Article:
For A Time, Such As This
by Kevin C. Brown
Founder, Lead Pastor of The Perfecting Church, Sewell, NJ
The Glocal Family of Churches is comprised of churches from as far North as Toronto and as far South as Houston, TX. Our churches are as different as these two cities themselves, led by pastors from different ethnic, cultural, socio-economic and denominational backgrounds. But each of us have attended a church planting cohort created by Bob Roberts, the founder of Glocal.net, and we have embraced the commitment to relate together as family; establish church planting centers in our churches; mobilize our members to use their jobs and passions to serve the most vulnerable in our cities; and to mobilize our members to make a long-term commitment to serve as a church in a challenging part of the world. These commitments, along with a commitment to see the Kingdom of God become a tangible reality in the domains of society in our respective cities, have given very different churches, led by very different pastors, in very different parts of the country — the same spiritual DNA.
Due to the unique contexts in which our churches exist most of our local and global efforts to love our neighbors and be a tangible expression of the Kingdom of God have looked very different. But in the last several years we have been confronted with the reality of an inordinate number of police related fatalities taking place across our nation’s cities, highlighting the racial divide still haunting this country. These events have caused us, as a family of churches, to think deeply about how to respond to a shared crisis ravaging our country. Mark DeYmaz a recognized leader in the Multi-ethnic Church Movement (Bob Robert’s Northwood Church will host his 3rd national multi-ethnic church conference November 1st – 3rd http://www.mosaix2016.com), preached recently at Northwood Church and said these prophetic words, “God is not going to use the Church to fix the race problem. He’s going to use the race problem to fix the Church.”
I believe God is sovereignly at work revealing the collective heart of this nation. Those of us who are followers of Jesus should have a shared world-view regardless of our ethnicity and culture. We are called to be our brother’s keeper (Genesis 4:9). We are called to be peacemakers (Matthew 5:9). We have been made one new man in Christ (Ephesians 2:15). But like the Constitution and the Emancipation Proclamation, legal documents that call for equality, even the scriptures are incomplete when left applied only to paper and not to the heart. I agree with Mark DeYmaz. The race problem is forcing the church to see itself in ways that it hasn’t before.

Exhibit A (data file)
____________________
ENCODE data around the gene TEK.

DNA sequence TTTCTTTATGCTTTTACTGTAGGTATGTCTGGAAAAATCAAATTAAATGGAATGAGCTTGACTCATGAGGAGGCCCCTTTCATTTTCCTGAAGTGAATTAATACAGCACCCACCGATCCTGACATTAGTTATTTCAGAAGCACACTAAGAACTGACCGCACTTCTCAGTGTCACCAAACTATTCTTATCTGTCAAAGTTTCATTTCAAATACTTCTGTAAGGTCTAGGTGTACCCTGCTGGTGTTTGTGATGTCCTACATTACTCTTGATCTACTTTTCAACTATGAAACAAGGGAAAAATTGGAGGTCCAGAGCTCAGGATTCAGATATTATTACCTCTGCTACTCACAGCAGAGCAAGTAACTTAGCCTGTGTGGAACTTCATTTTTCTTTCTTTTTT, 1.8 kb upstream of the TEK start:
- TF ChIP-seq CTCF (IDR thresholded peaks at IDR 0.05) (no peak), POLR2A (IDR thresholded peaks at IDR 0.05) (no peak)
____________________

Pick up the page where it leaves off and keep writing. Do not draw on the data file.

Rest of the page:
The church is still predominately segregated. Among all of the churches in the United States, 86.3 percent fail to have at least 20 percent diversity in their congregations; churches are 10 times more segregated than their communities and 20 times more segregated than nearby public schools. Dr. King wrote from a Birmingham jail fifty-three years ago in response to a public statement by eight Alabama clergymen (http://www.massresistance.org/docs/gen/09a/mlk_day/statement.html), “I am in Birmingham because injustice is here. Just as the eighth-century prophets left their little villages and carried their “thus saith the Lord” far beyond the boundaries of their hometowns; and just as the Apostle Paul left his little village of Tarsus and carried the gospel of Jesus Christ to practically every hamlet and city of the Greco-Roman world, I too am compelled to carry the gospel of freedom beyond my particular hometown. Like Paul, I must constantly respond to the Macedonian call for aid.” (http://www.africa.upenn.edu/Articles_Gen/Letter_Birmingham.html)
Like Dr. King, we as members of Christ’s body, must become intentional about racial reconciliation and unity within the church and continue to work to see it become a reality outside of the church. The spirit of the brothers who wrote and published that letter in 1963, cautioning Dr. King’s importunity, suggesting that he wait for time to right the wrongs, is still alive telling us the same thing about ending segregation in the church. I’ve talked to people of various ethnicities that tell me they prefer the black church, the white church, the asian church and so on. The truth of the matter is, there is no such thing. God’s Church is as diverse as His family — the church is His Kingdom family here in the earth. It’s our preferences and prejudices that have created what we see in 86.3 percent of the churches in America today. So what are we to do?
As The Glocal Church Family we are making A Declaration In Support of Multi-Ethnic Churches & Racial Healing (http://www.theperfectingchurch.org/download/GlocalNet_Family_Manifesto_on_Race.pdf). Jesus prayed for the unity of His church. He proclaimed the identifying mark of His divinity and our relationship as His children would be our unity in Him and our love for one another (John 13:35, John 17:21). He did not suggest this unity would happen simply through preaching or programs, but that it would come as we intentionally live and worship together as one. He gave His life for our peace and unity in Him. We vow to give our lives for the same.